This is the main plot point of Crown of Midnight – Calaena’s investigation into Archer’s movements as she tries to thwart the King of Adarlan’s plan to have her assassinate him. As she does so, she and her friends fall into an increasingly complex web of lies and deceit – a web spun so tightly that not even Celaena will be able to unravel it before it ensnares her, and breaks her heart by killing one of those closest to her. While this promises to be an interesting premise – who doesn’t love a good, intriguing mystery, and dashing rebels – Maas just wasn’t able to pull it off, instead delivering a slow-paced novel that seems to reach a conclusion without any real progression. It was confusing, messy, and more than a little disappointing, to say the least.
Perhaps my favourite thing about this novel was Celaena and Chaol’s relationship. While not everyone is a fan of this relationship – or of Chaol in general (seriously, if you still don’t love him, go read Tower of Dawn) – I felt that it was exactly what Celaena needed to help push her forward. Celaena’s relationship with Chaol really blossoms in this Crown of Midnight. Chaol is initially resistant to the relationship, because feels like his loyalty to the king and to Dorian means he can’t have a relationship with Celaena. For her part, Celaena is also hesistant to love a man who serves the King that has time and time again destroyed her life. But the walls they have both built around themselves slowly crumble, and they are very happy for a short amount of time. Then Chaol is kidnapped, and – to put it bluntly – everything goes to shit.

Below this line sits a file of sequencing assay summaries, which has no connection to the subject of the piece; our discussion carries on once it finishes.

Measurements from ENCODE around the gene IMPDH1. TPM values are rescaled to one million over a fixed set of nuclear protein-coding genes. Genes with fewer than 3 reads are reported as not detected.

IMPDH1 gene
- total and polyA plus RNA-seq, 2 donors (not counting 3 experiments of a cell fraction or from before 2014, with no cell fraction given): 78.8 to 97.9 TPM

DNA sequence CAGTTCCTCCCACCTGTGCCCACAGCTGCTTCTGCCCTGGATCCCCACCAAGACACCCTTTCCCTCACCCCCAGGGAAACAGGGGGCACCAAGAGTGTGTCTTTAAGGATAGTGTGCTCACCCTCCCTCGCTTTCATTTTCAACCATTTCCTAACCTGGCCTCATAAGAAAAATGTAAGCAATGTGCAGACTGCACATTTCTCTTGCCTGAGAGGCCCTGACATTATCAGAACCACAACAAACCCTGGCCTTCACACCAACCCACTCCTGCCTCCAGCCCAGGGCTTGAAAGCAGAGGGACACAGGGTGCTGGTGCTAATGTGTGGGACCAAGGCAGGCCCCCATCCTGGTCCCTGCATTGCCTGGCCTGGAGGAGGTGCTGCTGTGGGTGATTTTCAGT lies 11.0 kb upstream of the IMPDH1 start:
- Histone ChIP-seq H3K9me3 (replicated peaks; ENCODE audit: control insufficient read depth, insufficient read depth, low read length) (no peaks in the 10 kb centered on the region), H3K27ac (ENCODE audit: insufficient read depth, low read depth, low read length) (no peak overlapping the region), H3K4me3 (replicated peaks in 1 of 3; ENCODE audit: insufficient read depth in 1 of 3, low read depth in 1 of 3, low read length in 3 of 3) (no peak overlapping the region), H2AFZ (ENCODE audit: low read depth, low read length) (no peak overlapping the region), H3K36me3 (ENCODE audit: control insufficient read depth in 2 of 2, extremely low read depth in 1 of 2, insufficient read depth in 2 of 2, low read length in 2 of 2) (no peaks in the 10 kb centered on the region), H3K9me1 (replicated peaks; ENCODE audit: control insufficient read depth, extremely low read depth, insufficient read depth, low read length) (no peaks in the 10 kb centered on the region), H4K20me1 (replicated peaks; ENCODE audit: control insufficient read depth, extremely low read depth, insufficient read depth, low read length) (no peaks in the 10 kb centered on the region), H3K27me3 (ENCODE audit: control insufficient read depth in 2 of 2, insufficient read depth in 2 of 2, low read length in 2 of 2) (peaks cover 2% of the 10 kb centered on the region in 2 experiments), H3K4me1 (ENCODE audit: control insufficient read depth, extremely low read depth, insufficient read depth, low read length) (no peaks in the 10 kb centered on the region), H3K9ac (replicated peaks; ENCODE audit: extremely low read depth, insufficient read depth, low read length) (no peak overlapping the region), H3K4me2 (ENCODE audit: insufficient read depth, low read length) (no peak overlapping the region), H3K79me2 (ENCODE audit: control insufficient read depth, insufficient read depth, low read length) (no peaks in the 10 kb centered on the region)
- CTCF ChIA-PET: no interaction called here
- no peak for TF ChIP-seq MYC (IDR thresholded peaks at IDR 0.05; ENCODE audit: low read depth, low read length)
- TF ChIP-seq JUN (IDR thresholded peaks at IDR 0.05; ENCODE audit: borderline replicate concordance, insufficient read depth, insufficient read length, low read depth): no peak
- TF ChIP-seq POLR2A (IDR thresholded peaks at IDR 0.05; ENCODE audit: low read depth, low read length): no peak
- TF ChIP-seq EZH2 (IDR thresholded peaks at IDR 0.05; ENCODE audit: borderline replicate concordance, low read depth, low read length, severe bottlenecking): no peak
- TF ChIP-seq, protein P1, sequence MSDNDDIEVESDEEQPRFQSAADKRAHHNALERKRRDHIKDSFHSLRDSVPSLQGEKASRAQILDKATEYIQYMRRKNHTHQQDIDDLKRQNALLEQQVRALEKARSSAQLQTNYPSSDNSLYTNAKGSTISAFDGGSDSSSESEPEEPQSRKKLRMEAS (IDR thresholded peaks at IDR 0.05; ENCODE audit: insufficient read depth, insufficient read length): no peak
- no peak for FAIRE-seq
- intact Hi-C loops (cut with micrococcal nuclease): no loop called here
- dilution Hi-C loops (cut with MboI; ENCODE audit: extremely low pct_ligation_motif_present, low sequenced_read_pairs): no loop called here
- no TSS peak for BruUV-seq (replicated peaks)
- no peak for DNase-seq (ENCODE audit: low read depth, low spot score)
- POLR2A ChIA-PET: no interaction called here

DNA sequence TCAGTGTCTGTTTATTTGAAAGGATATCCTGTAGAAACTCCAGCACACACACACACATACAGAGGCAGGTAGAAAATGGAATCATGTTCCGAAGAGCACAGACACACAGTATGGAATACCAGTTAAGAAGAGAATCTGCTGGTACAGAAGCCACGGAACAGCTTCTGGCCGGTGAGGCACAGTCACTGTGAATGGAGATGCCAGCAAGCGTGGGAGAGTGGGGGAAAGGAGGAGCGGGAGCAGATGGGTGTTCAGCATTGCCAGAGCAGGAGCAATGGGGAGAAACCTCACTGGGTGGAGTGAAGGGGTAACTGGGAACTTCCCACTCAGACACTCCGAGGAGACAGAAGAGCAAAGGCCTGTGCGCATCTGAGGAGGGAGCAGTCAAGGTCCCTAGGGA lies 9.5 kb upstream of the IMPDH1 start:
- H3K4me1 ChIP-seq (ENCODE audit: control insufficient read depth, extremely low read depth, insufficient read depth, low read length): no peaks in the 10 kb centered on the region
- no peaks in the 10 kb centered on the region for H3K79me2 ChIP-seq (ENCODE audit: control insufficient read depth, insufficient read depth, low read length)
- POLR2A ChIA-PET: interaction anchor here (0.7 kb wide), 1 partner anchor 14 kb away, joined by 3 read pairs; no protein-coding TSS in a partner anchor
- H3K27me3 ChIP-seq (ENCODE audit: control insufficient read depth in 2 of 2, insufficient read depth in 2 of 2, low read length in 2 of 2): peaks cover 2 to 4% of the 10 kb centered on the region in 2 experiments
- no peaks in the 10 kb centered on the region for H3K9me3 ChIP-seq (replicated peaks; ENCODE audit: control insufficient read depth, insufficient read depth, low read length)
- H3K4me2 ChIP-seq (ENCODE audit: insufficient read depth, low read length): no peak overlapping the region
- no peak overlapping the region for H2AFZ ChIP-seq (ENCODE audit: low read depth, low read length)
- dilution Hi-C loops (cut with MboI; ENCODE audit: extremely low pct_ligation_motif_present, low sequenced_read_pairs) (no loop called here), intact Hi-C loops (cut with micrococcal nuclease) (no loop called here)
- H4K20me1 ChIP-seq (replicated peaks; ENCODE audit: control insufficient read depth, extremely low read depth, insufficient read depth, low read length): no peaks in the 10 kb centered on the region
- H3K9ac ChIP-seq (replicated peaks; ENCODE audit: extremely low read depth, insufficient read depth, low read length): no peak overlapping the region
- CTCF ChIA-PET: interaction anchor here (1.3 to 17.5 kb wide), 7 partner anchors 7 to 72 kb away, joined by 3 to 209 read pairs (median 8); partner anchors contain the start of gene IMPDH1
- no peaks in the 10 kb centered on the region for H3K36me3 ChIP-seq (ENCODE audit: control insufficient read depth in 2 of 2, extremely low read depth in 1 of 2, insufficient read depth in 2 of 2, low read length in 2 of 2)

While I wasn’t a huge fan of Crown of Midnight, it does do a magnificent job setting the stage for Heir of Fire – leaving Celaena ruined, her heart broken, and separated from the world she had known. Despite this, the story just wasn’t compelling, the plot was overly confusing, and it seemed to drag on at a painfully slow pace, resulting in Crown of Midnight being my least favourite book of the series thus far (3/5).